Psychodynamic Perspectives on Asylum Seekers and the Asylum-Seeking Process looks at the psychosocial assessment of asylum seekers from three perspectives: forensic, psychodynamic, and political and then attempts to better understand, from a psychodynamic perspective, differences in the historical/motivational routes of asylum seekers themselves.
Barbara Eisold begins in Chapter One by exploring the unique evaluation relationship of psychosocial assessment and the striking will to survive of the asylum seekers that it puts into focus, using a psychodynamic lens. The forensic value of psychosocial assessment and its potential as both a political and a therapeutic tool are then described. Chapter Two describes individuals, who, by background and personal characteristics, shared a profound desire to protest, gravely compromising their survival at home and forcing them to seek asylum elsewhere. Chapter Three discusses women who have suffered female genital mutilation and includes a discussion of the development of strong personal agency in one case. Chapter Four describes abused women from Central America forced to flee from femicide. The evolution of femicide is explored, including the development of honor-bound machismo and the wide-spread disregard of law. The hold men have on women is then examined from a psychodynamic perspective.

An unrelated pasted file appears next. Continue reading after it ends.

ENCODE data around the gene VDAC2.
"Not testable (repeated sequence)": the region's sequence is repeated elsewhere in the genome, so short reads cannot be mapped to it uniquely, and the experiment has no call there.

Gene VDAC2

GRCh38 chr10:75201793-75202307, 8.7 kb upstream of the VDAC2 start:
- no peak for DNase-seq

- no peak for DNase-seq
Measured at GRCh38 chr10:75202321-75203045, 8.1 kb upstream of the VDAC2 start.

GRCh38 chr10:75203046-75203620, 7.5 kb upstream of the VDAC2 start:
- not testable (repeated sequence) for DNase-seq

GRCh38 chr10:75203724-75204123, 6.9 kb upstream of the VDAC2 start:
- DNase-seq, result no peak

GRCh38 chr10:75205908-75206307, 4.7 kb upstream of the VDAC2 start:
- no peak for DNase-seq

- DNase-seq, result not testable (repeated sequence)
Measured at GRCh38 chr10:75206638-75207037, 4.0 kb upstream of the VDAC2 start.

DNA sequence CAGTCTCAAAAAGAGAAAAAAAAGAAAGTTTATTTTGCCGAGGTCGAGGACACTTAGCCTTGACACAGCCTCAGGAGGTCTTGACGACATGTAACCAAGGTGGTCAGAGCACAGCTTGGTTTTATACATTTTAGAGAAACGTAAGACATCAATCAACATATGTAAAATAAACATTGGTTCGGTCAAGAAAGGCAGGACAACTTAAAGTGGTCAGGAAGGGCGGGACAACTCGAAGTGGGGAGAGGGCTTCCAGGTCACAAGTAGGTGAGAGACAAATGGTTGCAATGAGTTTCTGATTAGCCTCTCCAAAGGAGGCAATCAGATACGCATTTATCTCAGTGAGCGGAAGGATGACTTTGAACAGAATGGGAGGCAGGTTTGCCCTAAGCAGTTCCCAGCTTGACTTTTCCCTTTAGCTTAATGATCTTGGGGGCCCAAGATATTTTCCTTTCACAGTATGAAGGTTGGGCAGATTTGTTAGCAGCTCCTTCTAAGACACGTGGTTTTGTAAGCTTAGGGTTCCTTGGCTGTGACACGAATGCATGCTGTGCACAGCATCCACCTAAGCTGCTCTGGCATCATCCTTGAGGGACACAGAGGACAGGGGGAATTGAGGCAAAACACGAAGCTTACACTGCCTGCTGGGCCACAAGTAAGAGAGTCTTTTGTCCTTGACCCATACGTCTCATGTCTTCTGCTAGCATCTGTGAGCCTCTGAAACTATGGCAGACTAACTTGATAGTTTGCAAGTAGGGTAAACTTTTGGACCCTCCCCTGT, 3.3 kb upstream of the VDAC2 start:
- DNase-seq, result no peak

Psychodynamic Perspectives on Asylum Seekers and the Asylum-Seeking Process will be of great interest to psychoanalysts, psychoanalytic psychotherapists, and all mental health professionals working with asylum seekers.